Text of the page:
The finding that displacement and spread are affected by thermocline depth may be useful for interpreting eDNA results from field samples. If eDNA sampling in MB occurs during upwelling conditions, horizontal displacement and spread are expected to be greater than during non-upwelling conditions. Therefore, the distributions of potential origin locations of eDNA collected in a field sample during upwelling are likely to broader than the extent of potential origin locations of eDNA collected in a water sample during non-upwelling conditions. Similarly, if water sampling occurs during an upwelling event, the range of depths from which eDNA could have originated compared to the sampling depth will likely be narrower than if sampling occurred in the absence of upwelling due to the decreased vertical displacement.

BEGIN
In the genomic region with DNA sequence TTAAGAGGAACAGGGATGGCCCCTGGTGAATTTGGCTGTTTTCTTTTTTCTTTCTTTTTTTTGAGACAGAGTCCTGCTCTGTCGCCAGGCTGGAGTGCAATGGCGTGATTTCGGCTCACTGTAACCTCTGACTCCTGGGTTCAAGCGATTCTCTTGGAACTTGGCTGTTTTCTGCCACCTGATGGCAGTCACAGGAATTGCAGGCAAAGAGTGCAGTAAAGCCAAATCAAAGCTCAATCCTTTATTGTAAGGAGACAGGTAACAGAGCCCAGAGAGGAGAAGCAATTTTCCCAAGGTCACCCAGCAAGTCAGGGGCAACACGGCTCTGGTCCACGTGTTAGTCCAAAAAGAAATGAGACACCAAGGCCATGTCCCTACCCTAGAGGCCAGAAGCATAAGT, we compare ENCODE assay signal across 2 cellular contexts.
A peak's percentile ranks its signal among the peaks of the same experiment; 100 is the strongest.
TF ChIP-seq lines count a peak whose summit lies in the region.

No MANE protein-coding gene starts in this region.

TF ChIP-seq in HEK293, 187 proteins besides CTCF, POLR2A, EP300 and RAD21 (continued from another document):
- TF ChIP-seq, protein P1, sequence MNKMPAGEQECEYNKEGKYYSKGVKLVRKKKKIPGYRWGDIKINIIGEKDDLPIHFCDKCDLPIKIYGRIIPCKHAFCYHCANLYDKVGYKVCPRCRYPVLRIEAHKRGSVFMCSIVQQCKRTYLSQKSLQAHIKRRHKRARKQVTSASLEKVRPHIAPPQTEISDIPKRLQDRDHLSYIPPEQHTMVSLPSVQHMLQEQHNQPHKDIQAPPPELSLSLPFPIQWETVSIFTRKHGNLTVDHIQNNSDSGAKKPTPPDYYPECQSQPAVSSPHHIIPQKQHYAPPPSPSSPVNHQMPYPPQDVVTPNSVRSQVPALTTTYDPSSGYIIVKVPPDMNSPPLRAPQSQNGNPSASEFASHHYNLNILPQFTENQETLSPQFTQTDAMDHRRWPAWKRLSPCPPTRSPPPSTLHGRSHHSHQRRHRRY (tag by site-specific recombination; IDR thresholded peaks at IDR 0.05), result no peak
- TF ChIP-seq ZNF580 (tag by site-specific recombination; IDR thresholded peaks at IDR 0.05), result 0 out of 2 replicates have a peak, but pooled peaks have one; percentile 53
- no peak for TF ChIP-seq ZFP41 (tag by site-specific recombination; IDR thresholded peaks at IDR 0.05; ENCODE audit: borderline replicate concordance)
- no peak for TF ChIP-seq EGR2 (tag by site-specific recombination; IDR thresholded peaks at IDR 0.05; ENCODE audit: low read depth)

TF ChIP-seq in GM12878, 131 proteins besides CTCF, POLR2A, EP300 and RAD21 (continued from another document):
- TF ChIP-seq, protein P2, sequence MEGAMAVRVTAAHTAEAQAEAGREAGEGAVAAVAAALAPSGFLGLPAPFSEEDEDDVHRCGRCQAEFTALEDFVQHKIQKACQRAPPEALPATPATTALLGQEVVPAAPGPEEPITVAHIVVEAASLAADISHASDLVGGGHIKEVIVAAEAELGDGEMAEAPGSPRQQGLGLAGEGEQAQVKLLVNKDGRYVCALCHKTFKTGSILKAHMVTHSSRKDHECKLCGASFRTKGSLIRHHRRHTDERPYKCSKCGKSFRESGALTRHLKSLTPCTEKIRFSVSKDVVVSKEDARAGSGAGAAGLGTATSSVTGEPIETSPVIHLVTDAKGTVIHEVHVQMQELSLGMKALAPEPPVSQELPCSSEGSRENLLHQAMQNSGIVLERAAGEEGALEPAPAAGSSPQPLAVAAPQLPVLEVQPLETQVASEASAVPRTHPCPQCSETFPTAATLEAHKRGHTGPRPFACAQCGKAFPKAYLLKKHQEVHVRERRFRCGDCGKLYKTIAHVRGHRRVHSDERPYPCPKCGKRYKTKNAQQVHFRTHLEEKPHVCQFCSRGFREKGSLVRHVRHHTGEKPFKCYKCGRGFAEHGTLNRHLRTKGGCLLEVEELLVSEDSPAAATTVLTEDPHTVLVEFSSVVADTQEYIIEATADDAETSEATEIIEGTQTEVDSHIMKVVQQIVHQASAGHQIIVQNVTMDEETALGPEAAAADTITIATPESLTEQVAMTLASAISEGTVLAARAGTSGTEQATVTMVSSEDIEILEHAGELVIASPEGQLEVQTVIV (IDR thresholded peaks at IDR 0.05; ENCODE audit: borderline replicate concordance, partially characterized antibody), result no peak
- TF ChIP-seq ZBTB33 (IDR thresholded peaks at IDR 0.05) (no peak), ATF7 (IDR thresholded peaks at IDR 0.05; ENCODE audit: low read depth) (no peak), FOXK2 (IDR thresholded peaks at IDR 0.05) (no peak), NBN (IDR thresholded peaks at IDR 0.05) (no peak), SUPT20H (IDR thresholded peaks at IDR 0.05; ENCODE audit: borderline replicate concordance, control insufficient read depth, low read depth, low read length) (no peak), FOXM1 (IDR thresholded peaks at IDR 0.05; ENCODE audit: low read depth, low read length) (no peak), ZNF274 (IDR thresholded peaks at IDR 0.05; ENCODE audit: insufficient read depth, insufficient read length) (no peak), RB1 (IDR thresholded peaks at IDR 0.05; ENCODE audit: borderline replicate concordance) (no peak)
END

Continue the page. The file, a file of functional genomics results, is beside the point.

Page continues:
Modeling Provides Spatial Bounds of eDNA Origin From Field Samples
We illustrated how modeling can provide probability maps indicating origin locations of eDNA. The modeling framework is set up such that a variety of assumptions can be made to visualize probabilities for different ecological situations. For example, we assumed that the anchovy eDNA came from a single location. In reality, the concentration of anchovy eDNA found in a field sample could have contributions from multiple sources at multiple points in time. Particle releases can be customized to create a variety of scenarios to explore different possibilities. Additionally, we had to assume an initial concentration of eDNA (C0). There is currently very little information available to infer C0 values in the field.